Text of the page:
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IGCSE

How to Improve Your Memory for IGCSE Success

“If I had a better memory, all this work would be no problem”. Does this thought sound familiar? Does it creep up on you before a test? Day to day in school? Many of us tell ourselves that we’ve just got a bad memory and that there’s nothing we can do about it, but more often than not what distinguishes ‘good memorisers’ from ‘bad memorisers’ isn’t so much their brain power, but the techniques that they use!                                                       

While there is of course more to the IGCSEs than just remembering facts and figures, being able to recall all these facts, formulas, words and ideas is a massive part of getting the top grade. It’s not enough to be able to understand something in class. Wherever stage you’re at in your IGCSEs, you’re going to have to remember all the things you’re learning when it comes to the final exams.                                                                 

You might think that this is what revision is for, and that revision still feels a long time away. But actually, there’s a lot that you could be doing to improve your memory right now. And given that some research suggests the adult attention span has got worse by roughly 12 minutes in the last decade, you might want to think twice before relying on the technology around you to get by! From techniques developed over the course of centuries to practical things you can do every day, here are my top tips for improving your memory.

                                    

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Mnemonic Devices                                                                                

Mnemonics are techniques created to help us remember large chunks of information, and they use methods such as association, sense memory and reorganisation to give your brain shortcuts to what it needs to know. A study of mnemonic devices back in the 60s showed that students who regularly used these devices increased their test scores by up to 77%!

Examples include:

Acronyms and Acrostics: playing with the words and letters in the information you need to remember can be really effective in turning things that are hard to remember into something, well, memorable. These are especially useful for subjects with hard facts, like sciences. You can create your own or find ones already in use. e.g. “How I wish I could recollect pi” – count the number of letters in each word of that phrase to get the sequence of digits: 3.141592!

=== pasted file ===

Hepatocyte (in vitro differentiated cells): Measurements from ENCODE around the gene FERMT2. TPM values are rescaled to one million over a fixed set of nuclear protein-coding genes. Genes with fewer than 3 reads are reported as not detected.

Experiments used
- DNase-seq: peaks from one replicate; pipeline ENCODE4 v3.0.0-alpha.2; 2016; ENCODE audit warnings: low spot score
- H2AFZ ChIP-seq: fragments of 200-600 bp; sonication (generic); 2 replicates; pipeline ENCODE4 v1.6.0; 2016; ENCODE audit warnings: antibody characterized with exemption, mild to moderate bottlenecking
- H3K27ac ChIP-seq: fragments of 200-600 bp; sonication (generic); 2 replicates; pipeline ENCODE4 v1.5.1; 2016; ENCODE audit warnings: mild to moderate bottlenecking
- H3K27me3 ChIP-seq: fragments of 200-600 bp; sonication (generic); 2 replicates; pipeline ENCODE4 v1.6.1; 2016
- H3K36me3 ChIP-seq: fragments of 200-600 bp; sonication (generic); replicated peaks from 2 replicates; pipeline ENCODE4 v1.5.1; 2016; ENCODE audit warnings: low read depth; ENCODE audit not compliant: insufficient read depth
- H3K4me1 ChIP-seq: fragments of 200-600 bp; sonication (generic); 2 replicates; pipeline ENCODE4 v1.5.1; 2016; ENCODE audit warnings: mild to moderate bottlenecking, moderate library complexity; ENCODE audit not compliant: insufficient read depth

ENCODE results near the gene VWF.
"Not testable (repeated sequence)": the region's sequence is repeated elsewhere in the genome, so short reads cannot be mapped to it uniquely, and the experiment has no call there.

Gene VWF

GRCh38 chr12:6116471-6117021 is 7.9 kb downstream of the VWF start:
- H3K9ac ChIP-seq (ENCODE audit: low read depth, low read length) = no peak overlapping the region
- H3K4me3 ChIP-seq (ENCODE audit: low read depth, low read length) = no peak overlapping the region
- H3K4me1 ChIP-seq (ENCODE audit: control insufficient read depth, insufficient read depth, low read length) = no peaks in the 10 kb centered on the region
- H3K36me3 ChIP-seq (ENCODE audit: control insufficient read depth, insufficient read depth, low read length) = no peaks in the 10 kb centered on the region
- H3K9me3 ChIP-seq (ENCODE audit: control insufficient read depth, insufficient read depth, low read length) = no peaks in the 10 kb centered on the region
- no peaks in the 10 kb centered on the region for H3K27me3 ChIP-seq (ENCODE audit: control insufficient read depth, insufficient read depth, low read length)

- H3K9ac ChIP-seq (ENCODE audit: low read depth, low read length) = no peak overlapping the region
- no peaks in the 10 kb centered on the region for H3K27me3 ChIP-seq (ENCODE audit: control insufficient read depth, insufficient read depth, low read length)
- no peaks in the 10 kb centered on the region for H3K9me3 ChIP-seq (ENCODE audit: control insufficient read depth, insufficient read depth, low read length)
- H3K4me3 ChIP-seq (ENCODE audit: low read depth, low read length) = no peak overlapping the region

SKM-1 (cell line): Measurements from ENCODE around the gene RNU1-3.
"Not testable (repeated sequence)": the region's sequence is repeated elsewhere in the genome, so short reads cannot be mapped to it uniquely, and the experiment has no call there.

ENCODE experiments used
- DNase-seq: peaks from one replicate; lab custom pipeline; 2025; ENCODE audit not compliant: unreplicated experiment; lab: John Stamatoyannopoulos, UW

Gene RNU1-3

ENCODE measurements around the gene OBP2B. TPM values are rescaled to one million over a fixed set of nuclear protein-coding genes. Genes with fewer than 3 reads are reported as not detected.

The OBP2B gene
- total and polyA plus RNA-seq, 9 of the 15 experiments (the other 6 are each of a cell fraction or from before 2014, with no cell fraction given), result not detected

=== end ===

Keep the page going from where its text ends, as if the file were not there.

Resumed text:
Chunking: breaking down big pieces of information into smaller ‘chunks’ of information. We already do this to remember things like telephone numbers, when we’ll break down a list of 10 digits or more into a few smaller chunks of 3 or 4 numbers. So, instead of memorizing a long formula, break it down into smaller chunks and it will prove much easier.                                                               

Music mnemonics: how many song lyrics do you think you’re holding in your head right now? Did you sit down and learn them? We doubt it. Music, especially catchy melodies, does wonders for helping words stick in our brains. That’s why half the adverts on TV contain some sort of jingle, or set the brand name to music in some way. You don’t have to be a composer to make this technique work for you though, and you don’t even need to write a whole song (although if you want to, go for it!), but reciting information or words to a melody is a great way to make it stay in your head. Even if you’re not the most musically inclined person, you can take a famous song that you know and just replace the lyrics!

Don’t Repeat – Reorganise

Repetition is probably the most common method of revision and memorising information, but it’s actually one of the most inefficient methods. Most of us find it boring, and that is exactly because repetition alone involves only the most basic, surface level of the brain. Instead, find a way to reorganise the information, and connect it with what you already know – activate your brain. In fancy terms this is called ‘elaborative rehearsal’. So, next time you learn something new in class, don’t just copy down what the teacher is saying, rewrite it in your own words. Next time you are reading a big chunk of text, make notes in your own words in the margins. Think about how this information connects with what you’ve learnt before, and how it changes the information.

So there we have it, top advice about how to improve your memory! If you're looking for more advice or IGCSE help, click here to find out about the other services we offer!

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